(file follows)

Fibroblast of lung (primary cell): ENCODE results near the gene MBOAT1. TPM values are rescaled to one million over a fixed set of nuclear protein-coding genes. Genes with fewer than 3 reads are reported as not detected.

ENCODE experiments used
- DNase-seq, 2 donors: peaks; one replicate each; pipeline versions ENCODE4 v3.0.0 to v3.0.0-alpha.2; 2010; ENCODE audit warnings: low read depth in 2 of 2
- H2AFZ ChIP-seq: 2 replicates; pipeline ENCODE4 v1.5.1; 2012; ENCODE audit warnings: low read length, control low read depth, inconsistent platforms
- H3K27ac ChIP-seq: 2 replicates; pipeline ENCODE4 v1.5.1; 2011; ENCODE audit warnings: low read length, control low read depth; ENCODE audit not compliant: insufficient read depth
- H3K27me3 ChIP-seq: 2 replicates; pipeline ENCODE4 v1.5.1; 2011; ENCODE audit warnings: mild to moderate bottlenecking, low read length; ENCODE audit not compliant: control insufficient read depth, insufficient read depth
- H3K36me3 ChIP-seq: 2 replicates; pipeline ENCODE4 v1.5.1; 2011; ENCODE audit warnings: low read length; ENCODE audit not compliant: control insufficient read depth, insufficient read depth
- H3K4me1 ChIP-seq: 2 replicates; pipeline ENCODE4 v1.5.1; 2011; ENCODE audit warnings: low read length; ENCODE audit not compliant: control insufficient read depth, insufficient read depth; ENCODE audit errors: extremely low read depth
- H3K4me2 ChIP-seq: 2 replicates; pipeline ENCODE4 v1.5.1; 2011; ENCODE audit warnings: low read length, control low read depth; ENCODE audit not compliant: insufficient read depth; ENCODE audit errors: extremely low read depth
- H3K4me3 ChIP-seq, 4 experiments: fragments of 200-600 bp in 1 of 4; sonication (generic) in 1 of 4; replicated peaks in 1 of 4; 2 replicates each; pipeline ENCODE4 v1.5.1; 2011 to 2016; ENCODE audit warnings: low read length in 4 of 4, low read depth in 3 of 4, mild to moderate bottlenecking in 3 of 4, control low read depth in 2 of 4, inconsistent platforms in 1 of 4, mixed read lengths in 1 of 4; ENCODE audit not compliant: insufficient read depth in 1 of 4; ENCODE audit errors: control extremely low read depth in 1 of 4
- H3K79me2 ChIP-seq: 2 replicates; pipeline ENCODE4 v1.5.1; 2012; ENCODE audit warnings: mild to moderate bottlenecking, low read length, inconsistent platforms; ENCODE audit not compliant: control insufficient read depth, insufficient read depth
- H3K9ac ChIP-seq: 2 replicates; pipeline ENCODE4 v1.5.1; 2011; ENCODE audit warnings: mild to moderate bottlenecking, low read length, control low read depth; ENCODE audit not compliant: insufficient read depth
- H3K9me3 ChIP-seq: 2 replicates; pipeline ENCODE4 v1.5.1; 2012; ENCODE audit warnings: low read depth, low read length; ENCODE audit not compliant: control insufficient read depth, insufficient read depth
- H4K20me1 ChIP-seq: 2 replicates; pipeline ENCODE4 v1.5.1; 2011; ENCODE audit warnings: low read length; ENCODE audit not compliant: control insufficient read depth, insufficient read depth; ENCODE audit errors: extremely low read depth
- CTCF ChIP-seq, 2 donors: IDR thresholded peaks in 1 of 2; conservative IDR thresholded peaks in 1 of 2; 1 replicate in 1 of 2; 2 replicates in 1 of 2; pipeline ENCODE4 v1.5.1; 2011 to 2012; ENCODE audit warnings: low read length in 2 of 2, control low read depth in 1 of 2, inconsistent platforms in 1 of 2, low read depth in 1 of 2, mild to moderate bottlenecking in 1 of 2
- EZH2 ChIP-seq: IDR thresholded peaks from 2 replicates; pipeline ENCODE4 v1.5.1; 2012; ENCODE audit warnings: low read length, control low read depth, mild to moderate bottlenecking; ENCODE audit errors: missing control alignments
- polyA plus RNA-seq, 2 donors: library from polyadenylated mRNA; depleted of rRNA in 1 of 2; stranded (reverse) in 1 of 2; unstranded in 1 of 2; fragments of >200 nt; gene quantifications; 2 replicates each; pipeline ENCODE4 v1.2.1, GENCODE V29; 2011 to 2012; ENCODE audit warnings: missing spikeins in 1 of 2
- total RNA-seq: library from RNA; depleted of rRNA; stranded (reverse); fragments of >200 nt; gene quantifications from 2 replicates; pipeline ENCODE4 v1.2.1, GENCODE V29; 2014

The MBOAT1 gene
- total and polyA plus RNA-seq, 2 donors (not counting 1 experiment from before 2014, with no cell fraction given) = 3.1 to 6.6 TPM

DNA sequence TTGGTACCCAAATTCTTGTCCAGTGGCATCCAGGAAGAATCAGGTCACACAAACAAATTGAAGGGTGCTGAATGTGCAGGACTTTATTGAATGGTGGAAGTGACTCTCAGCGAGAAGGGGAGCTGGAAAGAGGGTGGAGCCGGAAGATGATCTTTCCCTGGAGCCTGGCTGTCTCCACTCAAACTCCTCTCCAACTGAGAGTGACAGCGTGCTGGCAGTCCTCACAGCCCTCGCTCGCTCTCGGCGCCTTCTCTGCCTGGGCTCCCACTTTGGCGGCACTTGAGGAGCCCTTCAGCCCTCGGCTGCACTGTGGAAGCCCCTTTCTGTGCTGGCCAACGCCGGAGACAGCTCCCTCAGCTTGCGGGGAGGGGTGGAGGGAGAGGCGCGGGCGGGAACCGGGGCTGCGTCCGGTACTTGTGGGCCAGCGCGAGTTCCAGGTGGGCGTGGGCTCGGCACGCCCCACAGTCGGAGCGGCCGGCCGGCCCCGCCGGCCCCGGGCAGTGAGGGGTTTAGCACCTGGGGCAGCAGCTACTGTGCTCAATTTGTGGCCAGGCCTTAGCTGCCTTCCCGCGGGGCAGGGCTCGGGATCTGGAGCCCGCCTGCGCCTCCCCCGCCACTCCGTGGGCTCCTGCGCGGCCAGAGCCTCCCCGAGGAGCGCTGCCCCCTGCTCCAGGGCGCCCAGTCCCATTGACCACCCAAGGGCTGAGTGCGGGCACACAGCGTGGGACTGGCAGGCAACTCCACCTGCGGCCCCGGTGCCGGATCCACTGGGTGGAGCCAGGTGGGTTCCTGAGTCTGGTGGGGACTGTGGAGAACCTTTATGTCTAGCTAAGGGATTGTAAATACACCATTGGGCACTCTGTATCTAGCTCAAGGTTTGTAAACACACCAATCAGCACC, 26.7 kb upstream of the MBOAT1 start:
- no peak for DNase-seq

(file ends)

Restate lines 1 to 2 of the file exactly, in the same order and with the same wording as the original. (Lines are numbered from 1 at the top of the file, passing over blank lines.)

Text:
Fibroblast of lung (primary cell): ENCODE results near the gene MBOAT1. TPM values are rescaled to one million over a fixed set of nuclear protein-coding genes. Genes with fewer than 3 reads are reported as not detected.

ENCODE experiments used